generationofswine Surreal is really the best way to describe this movie. It beautifully encompasses the Surrealism movement that started in the 1920s and continued, in a way, to hint at Dadaism.Even the dialogue in the film reminded me of going to an art museum."How real do you feel Mrs. Peel?" There is a lot of hate behind this film, a 3.7 rating on IMDb and trolls complaining that Thor and Iron Man weren't in a movie based on a television series that had nothing to do with the comic books.Ignore the hate, this is a movie that people walked into expecting a summer blockbuster and walked out disappointed because they got a thematic action movie art film.It doesn't appeal to the masses, but made the mistake of thinking that it did. Because of that it was a flop.But for those of us that don't cringe in horror over the thought of going to an art museum, the movie is beautiful and done in a way that most of the artist-directors out there can only dream of.It looks brilliant, it looks like moving art on the screen and the dialogue fits perfectly into that mold. It is the surreal film that puts so many others to shame.The only fault it has is the marketing. It was marketed for the Rambo crowd that want nothing more to see the blood and carnage, the over-the-top science fiction special effects that has aliens blow up the White House.Instead you get Surrealist special effects and killer teddy bears. They hit the mark well, but only for those of you that real enjoy that sort of thing.If you walk into The Avengers expecting a lowbrow action movie, you are going to walk out of it in the first few minutes. Think of it more as an action sci-fi art-house film and you'll love it.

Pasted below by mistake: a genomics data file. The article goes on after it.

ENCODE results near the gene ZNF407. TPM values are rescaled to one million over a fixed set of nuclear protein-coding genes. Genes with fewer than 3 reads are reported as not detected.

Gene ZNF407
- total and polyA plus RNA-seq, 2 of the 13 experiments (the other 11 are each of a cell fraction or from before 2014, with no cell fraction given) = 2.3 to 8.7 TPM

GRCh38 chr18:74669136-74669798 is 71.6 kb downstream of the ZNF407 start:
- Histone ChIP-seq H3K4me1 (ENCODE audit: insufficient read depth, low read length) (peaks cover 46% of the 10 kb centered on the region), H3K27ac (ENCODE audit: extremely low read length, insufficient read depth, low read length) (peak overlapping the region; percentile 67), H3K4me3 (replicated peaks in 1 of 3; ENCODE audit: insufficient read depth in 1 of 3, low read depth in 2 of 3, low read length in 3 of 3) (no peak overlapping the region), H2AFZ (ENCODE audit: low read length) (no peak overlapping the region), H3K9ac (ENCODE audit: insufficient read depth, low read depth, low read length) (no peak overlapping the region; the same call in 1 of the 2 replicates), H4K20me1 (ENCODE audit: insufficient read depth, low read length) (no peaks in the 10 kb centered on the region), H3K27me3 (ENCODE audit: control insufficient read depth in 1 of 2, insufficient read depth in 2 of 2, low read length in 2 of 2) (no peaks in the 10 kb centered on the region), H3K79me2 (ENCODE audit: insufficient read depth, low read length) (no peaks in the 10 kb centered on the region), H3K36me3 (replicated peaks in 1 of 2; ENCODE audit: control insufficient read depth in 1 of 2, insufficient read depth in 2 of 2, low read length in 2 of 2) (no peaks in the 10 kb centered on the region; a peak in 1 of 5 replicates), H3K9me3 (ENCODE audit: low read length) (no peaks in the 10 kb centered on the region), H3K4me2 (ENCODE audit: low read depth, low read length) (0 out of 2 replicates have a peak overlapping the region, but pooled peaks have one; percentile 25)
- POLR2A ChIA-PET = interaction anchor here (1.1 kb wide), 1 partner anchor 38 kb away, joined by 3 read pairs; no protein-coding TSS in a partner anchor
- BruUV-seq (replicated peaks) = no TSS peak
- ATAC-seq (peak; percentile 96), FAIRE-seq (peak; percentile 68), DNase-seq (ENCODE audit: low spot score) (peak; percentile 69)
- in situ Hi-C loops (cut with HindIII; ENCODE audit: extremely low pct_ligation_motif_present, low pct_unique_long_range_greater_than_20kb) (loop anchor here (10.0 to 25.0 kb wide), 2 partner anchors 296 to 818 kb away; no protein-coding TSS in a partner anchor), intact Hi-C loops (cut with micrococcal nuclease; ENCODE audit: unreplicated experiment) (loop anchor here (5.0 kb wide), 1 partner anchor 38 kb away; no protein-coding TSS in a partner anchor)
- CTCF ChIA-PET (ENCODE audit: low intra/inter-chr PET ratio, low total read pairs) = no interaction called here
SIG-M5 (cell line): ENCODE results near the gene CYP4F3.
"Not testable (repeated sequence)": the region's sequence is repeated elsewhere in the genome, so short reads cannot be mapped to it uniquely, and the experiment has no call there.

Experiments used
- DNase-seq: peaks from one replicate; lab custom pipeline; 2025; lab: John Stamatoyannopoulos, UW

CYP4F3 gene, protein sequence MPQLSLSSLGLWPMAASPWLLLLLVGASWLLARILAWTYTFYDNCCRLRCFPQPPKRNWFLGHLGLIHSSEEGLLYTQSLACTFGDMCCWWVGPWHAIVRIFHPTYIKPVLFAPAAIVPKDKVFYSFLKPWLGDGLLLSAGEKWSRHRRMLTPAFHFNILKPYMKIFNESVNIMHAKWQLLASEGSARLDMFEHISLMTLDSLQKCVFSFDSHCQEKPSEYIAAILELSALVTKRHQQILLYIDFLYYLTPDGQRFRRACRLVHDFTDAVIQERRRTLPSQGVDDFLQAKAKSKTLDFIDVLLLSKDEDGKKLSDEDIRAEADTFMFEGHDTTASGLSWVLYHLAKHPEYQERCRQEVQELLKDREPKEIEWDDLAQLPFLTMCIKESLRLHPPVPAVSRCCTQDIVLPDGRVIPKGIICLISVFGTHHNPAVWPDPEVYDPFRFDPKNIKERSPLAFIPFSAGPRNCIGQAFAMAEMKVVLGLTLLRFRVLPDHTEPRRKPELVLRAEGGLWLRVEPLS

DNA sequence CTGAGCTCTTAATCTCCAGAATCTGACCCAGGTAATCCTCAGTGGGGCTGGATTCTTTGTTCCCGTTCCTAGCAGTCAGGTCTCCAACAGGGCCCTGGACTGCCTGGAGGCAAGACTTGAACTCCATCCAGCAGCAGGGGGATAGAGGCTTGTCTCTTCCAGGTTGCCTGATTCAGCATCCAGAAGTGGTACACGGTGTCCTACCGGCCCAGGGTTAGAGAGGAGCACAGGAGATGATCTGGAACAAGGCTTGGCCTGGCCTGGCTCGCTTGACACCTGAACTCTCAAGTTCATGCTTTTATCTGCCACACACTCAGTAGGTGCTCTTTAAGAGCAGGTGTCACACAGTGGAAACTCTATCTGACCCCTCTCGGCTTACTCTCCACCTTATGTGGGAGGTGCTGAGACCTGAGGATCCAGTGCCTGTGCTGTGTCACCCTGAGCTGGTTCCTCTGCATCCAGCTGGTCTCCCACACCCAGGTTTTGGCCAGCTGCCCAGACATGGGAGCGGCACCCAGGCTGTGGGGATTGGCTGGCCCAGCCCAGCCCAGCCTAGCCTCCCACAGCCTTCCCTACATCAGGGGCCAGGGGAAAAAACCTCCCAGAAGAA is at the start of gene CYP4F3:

Leofwine_draca This big-budget flop is not without its good points, seeing as it contains enough offhand weirdness and odd situations to appeal to most bad movie fans. Although its about as far away from the original television series as you can get, there's this retro '60s thing going on with the film which makes it pretty amusing to watch. Although the fact that the cast members are obviously taking everything as a joke does get on your nerves after a while, I consider this to be an enjoyable failure and I must admit that I pretty much enjoyed some of the individual scenes.You know you're in for a crazy time with the film's opening, which sees Steed walking down an apparently normal English street only to be attacked by a number of surprise assailants. For example, at one moment a whistling milkman smashes two empty bottles together to use them as weapons as he lunges as Steed. This exceptionally odd beginning sets the campy tone for the rest of the film, which is not for all tastes it has to be said.Packed with cheesily overemphasised dialogue, lots of one-liners and innuendos worthy of a Bond movie, THE AVENGERS has the benefit of a huge budget to include lots of nifty (but hardly convincing) computer effects. These include an attack by a swarm of mechanical bees, characters walking in see-through bubbles and the climatic "storm within a building" scene which is sufficiently loud and over-the-top enough to be a crowd-pleasing event. Elsewhere, we have the ever-odd Eddie Izzard as a mute henchman, one of the least threatening ever to grace a cinema (or television) screen, and bad guys dressed up as giant multicoloured teddy bears in order to disguise their identities.Ralph Fiennes (looking a lot like a young version of Peter Cushing) essays the role of the straight-faced John Steed, and is pretty good; Uma Thurman plays the leather-suited Emma Peel: one wonders why she agreed to be in such a fantastic movie again after the failure of BATMAN & ROBIN but I guess she's a glutton for punishment. Sean Connery is the non-threatening chief villain, and has had enough experience with Bond villains in order to know how to play it, but his performance is somewhat weak. Elsewhere, we have Jim Broadbent as the wheelchair-bound Mother, leader of the agents, and a funny turn from Patrick Macnee as an invisible agent (!).The major problem is the obvious cutting that went on with the film after initial test screenings, which undoubtedly make events confusing at times. In my mind this just adds to the weirdness. See it for yourself to find out how.